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Originally published Thursday, October 2, 2008 at 12:00 AM

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State says fish pedicures are illegal

Live, tiny carp used in the salon industry's latest trend — pedicures by fish — has been deemed unsanitary and illegal, state officials said today.

Seattle Times staff reporter

Pedicures by fish — the use of live, tiny carp to clean feet — has been deemed unsanitary and illegal by the state.

The state Department of Licensing issued a statement this afternoon saying officials were "greatly concerned" that customers, in their quest for smooth heels, are willing to soak their feet in a tank of toothless fish that feast on dead skin.

Christine Anthony, spokeswoman for the department, said it's impossible to sanitize the live fish. "You can clean the tank, you can clean the water, but there's no guarantee that the fish aren't carrying something from the previous customer."

Today, officials hand-delivered a letter to the Peridot Nail Salon in Kent that was the only spa, to their knowledge, offering the treatment, Anthony said. Inspectors visited Peridot last month after it was featured on a television news report.

In the notice given today, "we asked them to stop using the fish immediately," Anthony said. Letters are also being sent to licensed salons across the state informing owners that it's unlawful to perform the treatment, she said.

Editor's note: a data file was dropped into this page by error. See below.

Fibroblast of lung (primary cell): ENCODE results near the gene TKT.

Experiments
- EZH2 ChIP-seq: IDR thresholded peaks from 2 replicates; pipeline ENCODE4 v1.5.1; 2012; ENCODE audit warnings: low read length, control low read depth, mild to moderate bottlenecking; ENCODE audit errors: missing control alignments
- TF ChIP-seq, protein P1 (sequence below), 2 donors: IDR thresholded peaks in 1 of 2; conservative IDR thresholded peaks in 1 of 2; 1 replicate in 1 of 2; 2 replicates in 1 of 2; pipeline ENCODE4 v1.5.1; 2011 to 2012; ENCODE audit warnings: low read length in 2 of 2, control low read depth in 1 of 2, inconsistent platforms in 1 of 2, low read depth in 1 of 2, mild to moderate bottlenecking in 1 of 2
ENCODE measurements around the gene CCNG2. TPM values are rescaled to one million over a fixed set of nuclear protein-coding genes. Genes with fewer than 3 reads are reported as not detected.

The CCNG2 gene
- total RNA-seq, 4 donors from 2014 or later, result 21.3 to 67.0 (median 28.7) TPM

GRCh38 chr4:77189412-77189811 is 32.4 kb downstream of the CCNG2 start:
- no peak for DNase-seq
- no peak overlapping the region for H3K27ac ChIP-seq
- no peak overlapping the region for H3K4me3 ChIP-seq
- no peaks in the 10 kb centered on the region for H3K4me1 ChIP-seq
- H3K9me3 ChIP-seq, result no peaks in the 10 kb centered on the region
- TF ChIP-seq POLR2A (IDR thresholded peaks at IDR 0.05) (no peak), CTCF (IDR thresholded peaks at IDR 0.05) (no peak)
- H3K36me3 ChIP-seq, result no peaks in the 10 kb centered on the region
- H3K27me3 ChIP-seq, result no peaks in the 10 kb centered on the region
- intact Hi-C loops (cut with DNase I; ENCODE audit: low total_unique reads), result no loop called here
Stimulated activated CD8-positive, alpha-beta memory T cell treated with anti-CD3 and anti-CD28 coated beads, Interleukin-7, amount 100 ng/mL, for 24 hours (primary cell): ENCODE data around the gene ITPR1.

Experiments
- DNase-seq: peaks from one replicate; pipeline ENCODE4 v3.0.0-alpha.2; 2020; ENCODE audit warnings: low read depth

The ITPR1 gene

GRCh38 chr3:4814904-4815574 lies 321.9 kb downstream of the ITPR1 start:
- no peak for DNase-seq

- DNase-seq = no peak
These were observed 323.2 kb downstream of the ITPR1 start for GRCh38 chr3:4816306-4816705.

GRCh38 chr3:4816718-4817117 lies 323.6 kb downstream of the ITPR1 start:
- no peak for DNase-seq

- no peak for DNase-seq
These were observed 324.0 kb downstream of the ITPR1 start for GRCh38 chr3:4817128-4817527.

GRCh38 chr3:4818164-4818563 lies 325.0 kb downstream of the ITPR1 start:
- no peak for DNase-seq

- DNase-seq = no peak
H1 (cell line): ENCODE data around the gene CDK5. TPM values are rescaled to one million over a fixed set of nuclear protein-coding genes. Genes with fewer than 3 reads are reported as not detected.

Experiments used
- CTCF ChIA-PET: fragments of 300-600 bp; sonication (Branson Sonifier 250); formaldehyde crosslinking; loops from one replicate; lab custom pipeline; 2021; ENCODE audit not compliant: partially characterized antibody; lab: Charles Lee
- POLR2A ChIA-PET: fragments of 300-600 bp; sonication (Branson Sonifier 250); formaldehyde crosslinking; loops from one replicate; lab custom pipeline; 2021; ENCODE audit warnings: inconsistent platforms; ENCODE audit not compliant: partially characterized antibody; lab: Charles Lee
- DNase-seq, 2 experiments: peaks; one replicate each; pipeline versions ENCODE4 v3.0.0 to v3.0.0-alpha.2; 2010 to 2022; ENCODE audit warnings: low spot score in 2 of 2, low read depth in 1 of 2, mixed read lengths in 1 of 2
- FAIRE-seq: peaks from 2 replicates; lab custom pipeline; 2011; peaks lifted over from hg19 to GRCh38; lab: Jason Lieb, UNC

"Hopefully, we can catch other salons before they buy the fish," she said.

The pedicures, popular in Turkey and other Asian countries, started gaining attention in the states after a Virginia-based spa talked to the media this summer about the benefits of using the fish instead of razors to slough away scales and calluses.

At Peridot, an employee who declined to give his name, said he was "speechless" about the state's ruling. The salon just started offering the fish pedicures on Sept. 19, according to its Web site.

"We've been getting a pretty good response, because of the fact that it's such a novelty," he said. The pedicure costs $30 for 15 minutes.

The employee said he had tried the pedicure once.

"It feels good, it's very therapeutic," he said. "It's almost like a massage."

Sonia Krishnan: 206-515-5546 or skrishnan@seattletimes.com

Copyright © 2008 The Seattle Times Company

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